Restored giant kelp forests can buffer against climate change threats

As climate changes, coastal managers are concerned with accelerating shoreline erosion rates, amplified wave heights, and the disruption of coastal resources due to ocean acidification. Kelp and other aquatic vegetation are thought to reduce the force of ocean waves and balance the nearby seawater chemistry through their uptake of carbon dioxide. University of Southern California (USC) Sea Grant funded a study to determine if restoring kelp forest habitats poses additional benefits for wave attenuation and balancing of seawater chemistry. The study measured water column chemistry across two differing kelp restoration sites in Palos Verdes and Monterey, California.

Key Results:

  • Kelp forests help with mixing: they measurably dampen the force of ocean waves and currents in their local vicinity, leading to water mixture extending to the ocean bottom and thus improving conditions for organisms that may be susceptible to hypoxia and ocean acidification 
  • These effects were documented before and after a successful kelp bed restoration


Project Impacts & Application:

  • Results were included in a 2021 Ocean Protection Council policy guidance document on Climate Change and Marine Protected Areas 
  • The project team presented at the Western Society of Naturalists Presidential Symposium and the Ocean Sciences Meeting in San Diego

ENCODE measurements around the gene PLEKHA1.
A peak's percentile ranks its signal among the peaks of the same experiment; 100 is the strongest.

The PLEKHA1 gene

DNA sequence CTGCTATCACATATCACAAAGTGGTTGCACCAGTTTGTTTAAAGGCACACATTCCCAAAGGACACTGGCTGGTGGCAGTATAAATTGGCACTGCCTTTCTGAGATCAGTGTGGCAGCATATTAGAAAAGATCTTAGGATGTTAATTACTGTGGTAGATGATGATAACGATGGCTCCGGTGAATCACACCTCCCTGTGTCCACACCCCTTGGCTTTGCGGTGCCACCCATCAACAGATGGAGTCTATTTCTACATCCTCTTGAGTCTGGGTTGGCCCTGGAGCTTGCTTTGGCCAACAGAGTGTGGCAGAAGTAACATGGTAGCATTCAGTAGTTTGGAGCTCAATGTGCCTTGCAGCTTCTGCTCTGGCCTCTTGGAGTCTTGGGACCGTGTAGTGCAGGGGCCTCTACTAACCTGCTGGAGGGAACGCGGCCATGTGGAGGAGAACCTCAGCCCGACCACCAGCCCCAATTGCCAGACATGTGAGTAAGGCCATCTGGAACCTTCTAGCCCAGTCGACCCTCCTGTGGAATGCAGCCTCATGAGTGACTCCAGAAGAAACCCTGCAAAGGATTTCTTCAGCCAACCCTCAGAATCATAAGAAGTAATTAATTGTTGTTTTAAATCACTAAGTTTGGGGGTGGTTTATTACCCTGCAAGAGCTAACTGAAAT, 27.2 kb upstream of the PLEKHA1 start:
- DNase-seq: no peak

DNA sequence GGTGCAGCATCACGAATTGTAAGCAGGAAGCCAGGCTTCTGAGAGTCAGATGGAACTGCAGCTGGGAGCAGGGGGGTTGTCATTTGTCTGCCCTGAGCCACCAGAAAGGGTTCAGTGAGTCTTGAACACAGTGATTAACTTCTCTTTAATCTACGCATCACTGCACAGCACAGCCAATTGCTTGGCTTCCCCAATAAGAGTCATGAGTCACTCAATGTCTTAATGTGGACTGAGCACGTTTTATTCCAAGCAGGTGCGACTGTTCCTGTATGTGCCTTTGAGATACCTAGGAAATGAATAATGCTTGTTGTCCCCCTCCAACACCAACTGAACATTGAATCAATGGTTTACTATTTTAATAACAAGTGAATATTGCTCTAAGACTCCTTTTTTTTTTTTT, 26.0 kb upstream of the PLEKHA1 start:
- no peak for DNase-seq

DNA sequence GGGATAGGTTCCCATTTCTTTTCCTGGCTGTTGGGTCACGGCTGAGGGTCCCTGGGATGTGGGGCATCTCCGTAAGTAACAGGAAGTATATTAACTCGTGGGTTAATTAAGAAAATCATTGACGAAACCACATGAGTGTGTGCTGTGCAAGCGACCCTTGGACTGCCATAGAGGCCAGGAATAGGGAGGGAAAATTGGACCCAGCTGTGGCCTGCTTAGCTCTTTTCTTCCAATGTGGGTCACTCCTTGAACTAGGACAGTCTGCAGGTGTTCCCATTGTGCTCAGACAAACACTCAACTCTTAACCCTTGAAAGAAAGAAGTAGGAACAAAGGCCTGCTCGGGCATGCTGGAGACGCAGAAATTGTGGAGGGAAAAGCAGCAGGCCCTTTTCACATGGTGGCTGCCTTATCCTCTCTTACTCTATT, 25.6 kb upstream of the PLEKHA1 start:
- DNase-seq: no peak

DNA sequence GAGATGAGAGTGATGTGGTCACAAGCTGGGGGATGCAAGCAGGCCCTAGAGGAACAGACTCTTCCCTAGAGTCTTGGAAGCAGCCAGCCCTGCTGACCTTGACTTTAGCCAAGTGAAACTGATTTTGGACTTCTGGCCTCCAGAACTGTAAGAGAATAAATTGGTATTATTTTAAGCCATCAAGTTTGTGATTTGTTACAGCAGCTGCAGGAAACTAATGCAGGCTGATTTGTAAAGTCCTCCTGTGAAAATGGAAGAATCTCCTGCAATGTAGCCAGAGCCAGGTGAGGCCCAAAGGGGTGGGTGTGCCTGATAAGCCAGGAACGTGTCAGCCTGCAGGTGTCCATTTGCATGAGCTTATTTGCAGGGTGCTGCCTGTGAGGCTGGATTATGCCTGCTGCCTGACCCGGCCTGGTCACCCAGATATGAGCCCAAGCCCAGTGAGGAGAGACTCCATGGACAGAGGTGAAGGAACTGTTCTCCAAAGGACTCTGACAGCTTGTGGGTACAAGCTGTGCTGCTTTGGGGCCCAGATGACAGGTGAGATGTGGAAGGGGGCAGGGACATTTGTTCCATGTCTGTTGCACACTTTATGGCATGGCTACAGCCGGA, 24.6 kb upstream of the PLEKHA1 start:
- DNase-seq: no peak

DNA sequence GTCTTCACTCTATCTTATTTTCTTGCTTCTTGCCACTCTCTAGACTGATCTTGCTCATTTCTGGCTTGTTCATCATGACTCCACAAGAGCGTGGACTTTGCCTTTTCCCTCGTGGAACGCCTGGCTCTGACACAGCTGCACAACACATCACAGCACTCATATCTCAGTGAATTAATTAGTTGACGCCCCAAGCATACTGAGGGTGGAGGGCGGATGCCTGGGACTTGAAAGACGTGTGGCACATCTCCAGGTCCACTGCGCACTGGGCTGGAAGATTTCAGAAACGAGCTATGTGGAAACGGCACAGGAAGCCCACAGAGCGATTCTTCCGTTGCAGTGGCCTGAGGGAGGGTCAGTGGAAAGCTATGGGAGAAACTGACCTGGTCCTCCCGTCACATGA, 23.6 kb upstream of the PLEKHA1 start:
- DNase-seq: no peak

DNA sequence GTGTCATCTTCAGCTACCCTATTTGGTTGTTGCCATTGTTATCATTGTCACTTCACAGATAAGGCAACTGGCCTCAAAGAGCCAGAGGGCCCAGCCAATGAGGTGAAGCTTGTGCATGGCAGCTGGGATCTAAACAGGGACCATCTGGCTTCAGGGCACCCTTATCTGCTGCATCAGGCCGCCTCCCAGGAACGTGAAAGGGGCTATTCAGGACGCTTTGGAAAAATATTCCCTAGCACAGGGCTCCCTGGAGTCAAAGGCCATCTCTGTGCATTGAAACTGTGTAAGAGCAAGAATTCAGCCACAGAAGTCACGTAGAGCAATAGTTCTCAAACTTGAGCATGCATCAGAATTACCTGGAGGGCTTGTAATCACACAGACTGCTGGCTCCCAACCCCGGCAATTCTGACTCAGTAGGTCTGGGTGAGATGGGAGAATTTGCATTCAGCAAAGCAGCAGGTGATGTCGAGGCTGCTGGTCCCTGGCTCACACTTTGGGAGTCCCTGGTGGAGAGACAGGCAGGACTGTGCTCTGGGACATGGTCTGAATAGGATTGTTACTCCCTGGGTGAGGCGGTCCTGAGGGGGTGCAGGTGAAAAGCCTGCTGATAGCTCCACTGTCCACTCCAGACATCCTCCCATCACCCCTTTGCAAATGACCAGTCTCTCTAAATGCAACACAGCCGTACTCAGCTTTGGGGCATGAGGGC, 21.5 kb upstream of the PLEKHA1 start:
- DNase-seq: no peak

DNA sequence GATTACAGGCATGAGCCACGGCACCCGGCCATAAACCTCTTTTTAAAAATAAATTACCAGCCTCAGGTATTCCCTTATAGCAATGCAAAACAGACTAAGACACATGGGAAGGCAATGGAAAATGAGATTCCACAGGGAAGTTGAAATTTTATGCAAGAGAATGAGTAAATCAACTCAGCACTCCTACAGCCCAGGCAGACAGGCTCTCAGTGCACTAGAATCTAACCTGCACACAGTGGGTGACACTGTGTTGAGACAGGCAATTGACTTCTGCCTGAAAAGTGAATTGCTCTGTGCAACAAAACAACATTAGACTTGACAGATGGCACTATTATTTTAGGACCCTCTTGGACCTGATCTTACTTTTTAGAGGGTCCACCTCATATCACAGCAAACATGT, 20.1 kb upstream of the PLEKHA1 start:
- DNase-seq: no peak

Principal Investigators

  • Kerry J. Nickols, Ph.D., California State University, Northridge 
  • Brian Gaylord, Ph.D., University of California, Davis
  • Tom Ford, The Bay Foundation



NOAA, 2018-2020


Additional Info


Access our Publications Database to view publications from this project or other related topics

Restoration map with urchin barrens mapped in 2010 (purple), restoration areas completed in 2013-14 (green) and 2015 (yellow), and areas in progress (blue).

Restoration map showing urchin barrens mapped, restoration areas completed, and ares in progress.

Google Earth images of the cliffside near Marguerite Reef in June 2018 and January 2020.

Google Earth images of the cliffside near Marguerite Reef in June 2018 and January 2020.